Meanwhile, at Somerton, Sebastian is out of his mind with worry for his former valet Oliver, who refuses to plead innocent to the murder charges against him - for a death caused by Sebastian himself. Sebastian will do whatever he can to help the boy he loves, but his indiscretion is dangerous fodder for a reporter with sharp eyes and dishonorable intentions.

I'm about halfway through with this second book in the At Somerton series, and I'm enjoying it as much as I enjoyed the first. Yes, it has a ton of similarities to Downton Abbey - so much so that it makes me a little irked. But it's still a lot of fun, and there are some characters I can fully like, even amid the scandal and silliness.

What have you recently read?

Jackie was an average kid growing up in a Finnish household in Niagara Falls, Canada in the late 1930's and early 1940's. He had two older brothers, Eric, who picked on him, Armie, who was great at building forts and battle games, and an older sister called Liisa, who was a bit too keen on "schooling" him.

In this true story, you can join Jackie on his adventures as he deals with the pains of growing up, from the terrors of the school nurse to the pangs of his first crush, with a good few snowball fights thrown in for good measure. Well, after all, it is Canada - the land of ice and snow!

I was asked by the Author to review this book, and I gave it 1 out of 5 strawberries. Initially, it started out okay. A young boy's life story about how he grew up in Canada during the 30's and 40's - I usually enjoy stories like that. However, when writing a book like that one must have an engaging writing style. This book didn't, and it was also poorly edited. On top of that, it was just boring. Nothing of very great interest happened in Jackie's life, and this could have been tolerated if there had been a good writing style. The dialogue was stilted, the Author spent way too long describing things like how to make a snowball and devoting entire chapters to a very dull moment-by-moment Wolf Cub hiking trip. There were also a few parts that were rather disturbing.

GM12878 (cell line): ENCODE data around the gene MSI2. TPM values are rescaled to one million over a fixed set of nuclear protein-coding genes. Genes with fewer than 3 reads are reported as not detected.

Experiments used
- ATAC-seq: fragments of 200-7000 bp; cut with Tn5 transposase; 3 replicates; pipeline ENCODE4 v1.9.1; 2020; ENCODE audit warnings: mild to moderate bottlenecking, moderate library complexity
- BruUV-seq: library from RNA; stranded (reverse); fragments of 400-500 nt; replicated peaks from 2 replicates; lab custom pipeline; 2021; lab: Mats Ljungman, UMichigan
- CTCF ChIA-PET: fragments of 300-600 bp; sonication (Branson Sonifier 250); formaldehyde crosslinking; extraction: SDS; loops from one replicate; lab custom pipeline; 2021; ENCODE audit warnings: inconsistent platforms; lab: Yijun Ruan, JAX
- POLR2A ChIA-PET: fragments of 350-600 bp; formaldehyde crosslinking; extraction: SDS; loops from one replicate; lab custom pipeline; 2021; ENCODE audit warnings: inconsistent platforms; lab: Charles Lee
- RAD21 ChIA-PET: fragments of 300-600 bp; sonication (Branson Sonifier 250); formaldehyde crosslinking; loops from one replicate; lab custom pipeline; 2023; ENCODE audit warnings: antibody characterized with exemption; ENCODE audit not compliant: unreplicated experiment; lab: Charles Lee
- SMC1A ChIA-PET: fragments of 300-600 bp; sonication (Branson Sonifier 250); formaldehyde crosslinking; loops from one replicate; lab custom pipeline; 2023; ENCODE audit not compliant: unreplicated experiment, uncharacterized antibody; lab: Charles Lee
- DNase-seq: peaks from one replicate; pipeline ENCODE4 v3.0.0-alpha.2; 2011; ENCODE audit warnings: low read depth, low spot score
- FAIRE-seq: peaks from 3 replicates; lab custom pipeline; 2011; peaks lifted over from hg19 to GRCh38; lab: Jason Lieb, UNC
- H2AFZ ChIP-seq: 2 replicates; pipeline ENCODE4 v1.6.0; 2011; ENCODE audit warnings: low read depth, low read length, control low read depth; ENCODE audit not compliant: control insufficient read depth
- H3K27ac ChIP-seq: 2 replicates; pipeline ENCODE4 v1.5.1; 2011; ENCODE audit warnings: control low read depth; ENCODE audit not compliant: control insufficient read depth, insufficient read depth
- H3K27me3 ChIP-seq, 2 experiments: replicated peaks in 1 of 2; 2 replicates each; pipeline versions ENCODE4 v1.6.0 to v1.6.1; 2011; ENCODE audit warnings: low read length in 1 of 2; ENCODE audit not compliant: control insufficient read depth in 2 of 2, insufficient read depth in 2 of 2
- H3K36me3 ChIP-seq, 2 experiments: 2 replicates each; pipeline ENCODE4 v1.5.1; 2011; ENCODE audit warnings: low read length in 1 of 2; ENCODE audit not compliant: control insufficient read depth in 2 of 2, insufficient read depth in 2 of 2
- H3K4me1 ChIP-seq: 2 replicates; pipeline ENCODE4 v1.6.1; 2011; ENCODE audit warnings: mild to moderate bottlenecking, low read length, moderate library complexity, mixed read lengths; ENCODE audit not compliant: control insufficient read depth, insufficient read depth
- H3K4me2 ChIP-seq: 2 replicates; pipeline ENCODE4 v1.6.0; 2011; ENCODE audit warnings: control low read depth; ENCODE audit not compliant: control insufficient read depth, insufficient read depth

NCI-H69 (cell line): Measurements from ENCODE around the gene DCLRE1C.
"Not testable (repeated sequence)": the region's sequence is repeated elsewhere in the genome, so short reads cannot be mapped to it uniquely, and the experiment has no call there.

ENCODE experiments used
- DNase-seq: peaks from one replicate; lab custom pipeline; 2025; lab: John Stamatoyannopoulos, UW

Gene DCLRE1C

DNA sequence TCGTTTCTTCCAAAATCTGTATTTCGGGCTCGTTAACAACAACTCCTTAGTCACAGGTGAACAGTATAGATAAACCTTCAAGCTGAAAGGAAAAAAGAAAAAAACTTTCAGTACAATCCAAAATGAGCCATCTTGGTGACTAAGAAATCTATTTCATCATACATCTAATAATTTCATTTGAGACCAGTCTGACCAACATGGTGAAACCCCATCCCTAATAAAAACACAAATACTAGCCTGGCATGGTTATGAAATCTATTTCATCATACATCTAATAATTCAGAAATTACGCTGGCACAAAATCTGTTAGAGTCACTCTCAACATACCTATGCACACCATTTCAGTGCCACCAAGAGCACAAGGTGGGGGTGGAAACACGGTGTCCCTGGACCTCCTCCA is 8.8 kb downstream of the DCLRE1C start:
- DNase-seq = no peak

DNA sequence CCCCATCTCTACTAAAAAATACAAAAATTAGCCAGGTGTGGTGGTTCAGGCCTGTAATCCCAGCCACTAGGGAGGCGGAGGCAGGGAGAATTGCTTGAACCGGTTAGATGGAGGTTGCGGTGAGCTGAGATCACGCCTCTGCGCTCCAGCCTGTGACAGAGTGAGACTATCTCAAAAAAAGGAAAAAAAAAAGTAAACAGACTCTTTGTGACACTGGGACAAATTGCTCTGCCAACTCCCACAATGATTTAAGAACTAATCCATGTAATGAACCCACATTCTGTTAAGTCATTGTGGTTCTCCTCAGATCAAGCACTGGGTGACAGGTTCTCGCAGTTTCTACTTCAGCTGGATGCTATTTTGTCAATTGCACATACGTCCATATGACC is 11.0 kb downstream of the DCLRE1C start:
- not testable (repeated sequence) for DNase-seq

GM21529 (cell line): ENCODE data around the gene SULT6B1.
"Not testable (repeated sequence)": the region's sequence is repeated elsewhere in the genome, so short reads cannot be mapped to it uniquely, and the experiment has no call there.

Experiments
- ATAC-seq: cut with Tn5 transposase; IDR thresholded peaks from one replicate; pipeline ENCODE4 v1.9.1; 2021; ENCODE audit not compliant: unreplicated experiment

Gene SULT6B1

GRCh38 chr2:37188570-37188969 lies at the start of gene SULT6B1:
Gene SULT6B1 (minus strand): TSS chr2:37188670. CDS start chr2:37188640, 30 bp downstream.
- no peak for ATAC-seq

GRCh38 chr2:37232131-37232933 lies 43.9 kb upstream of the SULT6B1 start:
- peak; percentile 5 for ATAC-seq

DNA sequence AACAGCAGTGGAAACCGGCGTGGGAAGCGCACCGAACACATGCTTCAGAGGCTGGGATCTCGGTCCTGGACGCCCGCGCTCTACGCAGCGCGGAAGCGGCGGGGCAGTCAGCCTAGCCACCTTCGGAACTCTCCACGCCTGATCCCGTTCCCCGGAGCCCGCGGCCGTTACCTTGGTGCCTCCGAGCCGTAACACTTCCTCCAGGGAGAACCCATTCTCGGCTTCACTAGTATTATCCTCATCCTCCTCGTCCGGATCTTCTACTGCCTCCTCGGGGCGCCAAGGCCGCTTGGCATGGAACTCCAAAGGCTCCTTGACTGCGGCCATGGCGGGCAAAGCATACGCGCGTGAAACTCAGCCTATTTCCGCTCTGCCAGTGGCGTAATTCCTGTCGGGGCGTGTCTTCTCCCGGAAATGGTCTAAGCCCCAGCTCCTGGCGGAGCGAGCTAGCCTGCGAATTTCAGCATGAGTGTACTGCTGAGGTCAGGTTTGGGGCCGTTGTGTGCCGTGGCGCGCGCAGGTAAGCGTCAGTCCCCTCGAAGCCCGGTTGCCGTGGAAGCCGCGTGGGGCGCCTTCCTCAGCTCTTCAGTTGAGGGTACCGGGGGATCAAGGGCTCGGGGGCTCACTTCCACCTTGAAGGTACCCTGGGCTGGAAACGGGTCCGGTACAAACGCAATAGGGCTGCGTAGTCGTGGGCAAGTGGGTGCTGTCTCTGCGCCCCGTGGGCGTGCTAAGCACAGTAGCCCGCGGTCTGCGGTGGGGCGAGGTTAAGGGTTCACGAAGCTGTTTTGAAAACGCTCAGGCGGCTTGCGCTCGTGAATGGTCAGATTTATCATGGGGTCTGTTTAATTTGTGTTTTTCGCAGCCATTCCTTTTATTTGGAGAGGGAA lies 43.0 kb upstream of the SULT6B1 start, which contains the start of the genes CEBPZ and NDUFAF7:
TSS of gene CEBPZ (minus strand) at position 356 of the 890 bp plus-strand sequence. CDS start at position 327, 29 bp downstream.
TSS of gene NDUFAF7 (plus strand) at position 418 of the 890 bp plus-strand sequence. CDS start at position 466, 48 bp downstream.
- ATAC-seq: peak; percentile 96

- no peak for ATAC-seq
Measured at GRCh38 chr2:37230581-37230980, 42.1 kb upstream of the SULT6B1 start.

What do you plan on reading next?

It's senior year at St. Joan's Academy, and school is a pressure cooker. College applications, the battle for valedictorian, deciphering boys' texts: Through it all, Colleen Rowley and her friends are expected to keep it together. Until they can't.

First it's the school's queen bee, Clara Rutherford, who suddenly falls into uncontrollable tics in the middle of class. Her mystery illness quickly spreads to her closest clique of friends, then more students and symptoms follow: seizures, hair loss, violent coughing fits. St. Joan's buzzes with rumor; rumor blossoms into full-blown panic.

Soon the media descends on Danvers, Massachusetts, as everyone scrambles to find something, or someone, to blame. Pollution? Stress? Or are the girls faking? Only Colleen - who's been reading The Crucible for extra credit - comes to realize what nobody else has: Danvers was once Salem Village, where another group of girls suffered from a similarly bizarre epidemic three centuries ago. . . .

This is an ARC I should have gotten to earlier, but didn't have the time to. Nevertheless, I'm getting to it now! It sounds really interesting. Call me weird, but the Salem Witch Trials have always fascinated me, and any book having to even loosely do with that - and witchy stuff in general - I tend to find interesting.


  1. These all sound SOOO cool!!


    1. That's why I'm excited for them! :)

  2. I've always been fascinated by books about the Salem witch trials, and have read more than I can count . . . have you read The Heretic's Daughter by Kathleen Kent? I highly recommend!

    1. I have not read THE HERETIC'S DAUGHTER, but it is on my list. :)